The author and critic Sir Leslie Stephen, the father of Virginia Woolf and Vanessa Bell, once joked that Gabriel Loppé (1824-1913) was ‘the court painter to his Majesty Mont Blanc’.
The French artist and photographer climbed Europe’s tallest peak no fewer than 30 times and is regarded as the first artist who, as an accomplished mountaineer, was able to paint at altitude in a way that captured the sense of grandeur, discovery and beauty of the mountains and glaciers.
His small encampment where he stored his equipment at the top of the Montagne de la Côte became known as ‘Le château de Loppé’ and, despite the obvious challenges, he made a point of painting en plein air, producing numerous oils during the 50 seasons he spent climbing and painting in and around Chamonix.
With his life and work epitomising the spirit of the Golden Age of mountaineering, Loppé remains at the summit of the market for Alpine art.
Although his work was in constant demand from English tourists and also consistently sold well at the Alpine Club’s winter or summer exhibitions in London, today his works are relatively scarce at auction in the UK (only a few hundred pictures are thought to remain in private hands in this country).
Two signed works did appear, however, at Taunton saleroom Greenslade Taylor Hunt (19.5% buyer’s premium) on March 25. The paintings were consigned as part of a house clearance in west Somerset and were pitched at ‘here to be sold’ levels of just £200-300 apiece.
First up was a depiction of Mont Blanc at sunset, a 15¼ x 11½in (39 x 29cm) oil on canvas which had a thick layer of varnish but sold at £5000.
Next came a glacial landscape, a 15¾ x 11½in (40 x 29cm) oil on canvas that drew even stronger competition and was knocked down at £20,000. The difference in price was explained by the fact that collectors tend to prefer Loppé’s ‘pure glacier’ images rather than his more conventional mountain landscapes.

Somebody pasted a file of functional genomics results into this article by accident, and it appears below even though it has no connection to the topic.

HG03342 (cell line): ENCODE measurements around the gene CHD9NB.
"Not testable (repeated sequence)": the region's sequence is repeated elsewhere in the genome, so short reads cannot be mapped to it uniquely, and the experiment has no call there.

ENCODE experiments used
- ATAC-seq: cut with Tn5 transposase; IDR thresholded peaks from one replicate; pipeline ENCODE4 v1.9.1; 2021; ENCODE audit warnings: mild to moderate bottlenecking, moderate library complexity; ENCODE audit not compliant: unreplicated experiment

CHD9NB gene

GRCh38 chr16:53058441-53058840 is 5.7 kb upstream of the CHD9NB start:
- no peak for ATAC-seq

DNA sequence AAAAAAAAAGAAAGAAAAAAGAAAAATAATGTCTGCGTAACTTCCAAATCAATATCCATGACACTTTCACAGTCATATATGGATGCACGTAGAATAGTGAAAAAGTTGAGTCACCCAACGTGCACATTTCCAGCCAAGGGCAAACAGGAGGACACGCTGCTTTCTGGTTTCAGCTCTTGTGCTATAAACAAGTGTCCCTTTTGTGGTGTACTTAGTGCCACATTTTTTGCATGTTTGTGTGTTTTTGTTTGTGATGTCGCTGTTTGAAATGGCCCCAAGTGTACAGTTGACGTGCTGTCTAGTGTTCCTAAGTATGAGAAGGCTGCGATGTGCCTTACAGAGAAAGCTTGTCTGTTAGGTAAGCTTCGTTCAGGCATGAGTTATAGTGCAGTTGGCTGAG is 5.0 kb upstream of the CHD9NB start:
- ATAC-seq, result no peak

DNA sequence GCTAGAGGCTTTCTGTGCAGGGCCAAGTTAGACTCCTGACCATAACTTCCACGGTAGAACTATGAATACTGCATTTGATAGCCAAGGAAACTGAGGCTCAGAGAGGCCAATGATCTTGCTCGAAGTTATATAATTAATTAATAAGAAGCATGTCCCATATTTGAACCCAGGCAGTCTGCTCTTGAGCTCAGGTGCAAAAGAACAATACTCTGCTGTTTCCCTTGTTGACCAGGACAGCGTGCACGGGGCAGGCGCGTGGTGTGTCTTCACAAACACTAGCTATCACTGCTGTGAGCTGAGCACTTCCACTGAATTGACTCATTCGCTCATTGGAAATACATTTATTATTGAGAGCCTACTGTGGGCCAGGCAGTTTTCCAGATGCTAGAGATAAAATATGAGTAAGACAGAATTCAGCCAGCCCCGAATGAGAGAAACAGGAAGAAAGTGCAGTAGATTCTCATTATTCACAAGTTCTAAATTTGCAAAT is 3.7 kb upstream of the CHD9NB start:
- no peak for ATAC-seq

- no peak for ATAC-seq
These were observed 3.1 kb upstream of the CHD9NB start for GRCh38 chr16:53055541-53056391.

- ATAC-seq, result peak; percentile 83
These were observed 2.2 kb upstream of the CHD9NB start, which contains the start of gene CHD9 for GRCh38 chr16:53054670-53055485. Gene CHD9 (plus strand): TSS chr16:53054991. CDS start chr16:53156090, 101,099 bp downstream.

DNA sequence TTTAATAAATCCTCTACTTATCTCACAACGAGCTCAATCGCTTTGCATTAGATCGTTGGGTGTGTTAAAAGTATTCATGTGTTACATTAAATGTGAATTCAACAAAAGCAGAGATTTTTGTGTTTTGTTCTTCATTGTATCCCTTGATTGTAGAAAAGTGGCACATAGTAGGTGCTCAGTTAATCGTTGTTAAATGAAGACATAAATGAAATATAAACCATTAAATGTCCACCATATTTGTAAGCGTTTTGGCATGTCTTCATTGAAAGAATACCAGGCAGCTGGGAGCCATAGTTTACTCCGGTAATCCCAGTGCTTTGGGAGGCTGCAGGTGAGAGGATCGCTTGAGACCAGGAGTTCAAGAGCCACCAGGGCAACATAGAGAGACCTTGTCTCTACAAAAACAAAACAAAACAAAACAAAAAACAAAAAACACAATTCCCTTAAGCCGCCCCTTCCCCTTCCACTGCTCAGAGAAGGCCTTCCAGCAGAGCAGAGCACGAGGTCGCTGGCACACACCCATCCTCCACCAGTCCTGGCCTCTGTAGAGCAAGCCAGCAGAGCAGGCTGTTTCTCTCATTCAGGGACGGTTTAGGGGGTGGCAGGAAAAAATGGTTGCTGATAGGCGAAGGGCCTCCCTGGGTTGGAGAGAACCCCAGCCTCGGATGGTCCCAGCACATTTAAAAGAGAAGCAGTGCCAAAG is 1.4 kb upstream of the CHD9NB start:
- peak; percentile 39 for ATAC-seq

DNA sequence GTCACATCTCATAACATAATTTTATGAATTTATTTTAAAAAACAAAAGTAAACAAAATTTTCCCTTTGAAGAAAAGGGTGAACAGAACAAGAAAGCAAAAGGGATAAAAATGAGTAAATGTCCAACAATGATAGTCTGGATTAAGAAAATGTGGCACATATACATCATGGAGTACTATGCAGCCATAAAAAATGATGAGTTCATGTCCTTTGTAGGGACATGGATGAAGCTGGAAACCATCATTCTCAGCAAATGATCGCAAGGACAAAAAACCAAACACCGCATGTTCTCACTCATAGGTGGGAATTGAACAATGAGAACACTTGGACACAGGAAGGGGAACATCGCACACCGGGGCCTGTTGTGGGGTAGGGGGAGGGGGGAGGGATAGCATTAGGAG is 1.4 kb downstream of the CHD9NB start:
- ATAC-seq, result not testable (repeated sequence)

The second lot in Taunton also showed the teetering seracs and swirling clouds that gave it more of an ‘other worldly’ sensation that buyers look for too.
Both works sold to John Mitchell Fine Paintings, with the London dealer seeing off strong interest from other internet bidders. The gallery’s annual exhibition of Alpine art, Peaks & Glaciers (this year taking place online), still had three days to run at the time of the auction.
William Mitchell of the gallery, a keen climber himself, said the works were both studies, painted on the spot, for two gigantic canvases that Loppé painted in the late 1870s and brought to London for exhibition.
The large finished pictures now hang in a public space in Chamonix’s L’Hôtel Majestic, with the glacier landscape, a view of the Aiguille du Midi on the way up Mont Blanc, being one of the painter’s most well-known pictures.
Mitchell added: “When I first got interested in Loppé in the mid-1990s, a beautiful, undisturbed glacier picture came up for sale in the same saleroom in Taunton in 1998. I remember paying about £4000 for it… It seems history repeated itself but this time with bigger multiples!”